Posts with «::vtol::» label

Motorgan is an electromagnetic organ

What do you get when you combine three small motors with a guitar pickup and a touch keypad? That would be the Motorgan by Moscow-based media artist Dmitry Morozov (aka ::vtol::). The result is a unique Arduino Mega-controlled instrument that looks and sounds like he somehow combined a V8 engine with a pipe organ.

The electromagnetic/electromechanical organ uses two differently sized PC cooling fans, as well as a gear motor to produce various sounds. A separate keypad is used for each motor, and each of the 24 keys can be tuned with a potentiometer, which reportedly allows one to “make any kind of music.”

The speed of each motor is controlled by voltage changes via touch keyboard with 24 keys. Keyboard is split into three parts (registers) for each motor, so it’s possible to play chords/polyphonic lines by taking one note from each register. Electromagnetic fields produced by motors are picked up with a single coil guitar pickup.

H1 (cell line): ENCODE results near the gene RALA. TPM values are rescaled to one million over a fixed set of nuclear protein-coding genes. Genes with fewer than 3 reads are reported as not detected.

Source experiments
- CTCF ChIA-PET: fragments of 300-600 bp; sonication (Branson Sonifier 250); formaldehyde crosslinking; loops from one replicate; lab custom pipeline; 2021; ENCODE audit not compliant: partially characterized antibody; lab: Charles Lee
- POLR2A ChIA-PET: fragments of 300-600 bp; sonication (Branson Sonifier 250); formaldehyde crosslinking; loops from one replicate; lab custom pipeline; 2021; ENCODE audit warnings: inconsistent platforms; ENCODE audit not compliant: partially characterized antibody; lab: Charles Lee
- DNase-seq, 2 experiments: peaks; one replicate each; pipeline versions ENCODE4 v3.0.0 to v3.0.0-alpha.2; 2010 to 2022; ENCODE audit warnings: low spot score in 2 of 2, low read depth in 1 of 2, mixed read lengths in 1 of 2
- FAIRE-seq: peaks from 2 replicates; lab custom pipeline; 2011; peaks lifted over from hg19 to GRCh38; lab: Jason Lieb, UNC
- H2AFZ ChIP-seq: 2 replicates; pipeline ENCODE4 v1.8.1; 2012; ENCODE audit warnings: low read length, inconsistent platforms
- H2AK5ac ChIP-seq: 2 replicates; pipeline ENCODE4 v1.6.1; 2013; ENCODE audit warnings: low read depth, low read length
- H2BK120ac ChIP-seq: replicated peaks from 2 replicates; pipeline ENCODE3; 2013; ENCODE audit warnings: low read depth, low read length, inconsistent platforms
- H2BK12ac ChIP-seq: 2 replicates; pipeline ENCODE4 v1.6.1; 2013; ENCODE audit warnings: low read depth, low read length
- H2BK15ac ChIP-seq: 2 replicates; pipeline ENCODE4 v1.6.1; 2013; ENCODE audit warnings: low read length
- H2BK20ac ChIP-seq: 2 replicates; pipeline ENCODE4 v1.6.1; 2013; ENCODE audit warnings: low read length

As you might suspect, it’s not exactly an easy instrument to play, but the results are certainly stunning, or perhaps you might even say “shocking.” Be sure to check out ::vtol::’s latest project in the video below!

Arduino Blog 22 Aug 20:22

Teleknitting: TV-based string art

Have you ever wondered what television would look like if transposed onto string and wrapped around another object? If so, you’re not the only one, as shown in this teleknitting sculpture.

Although it’s hard to say where the idea for this piece came from, Moscow-based artist ::vtol::’s teleknitting installation resolves a TV signal down into one pixel by lowering its resolution in eight steps. This process is displayed as video on an Android tablet, and the results are transferred to thread via a unique dying mechanism involving “dye arms.”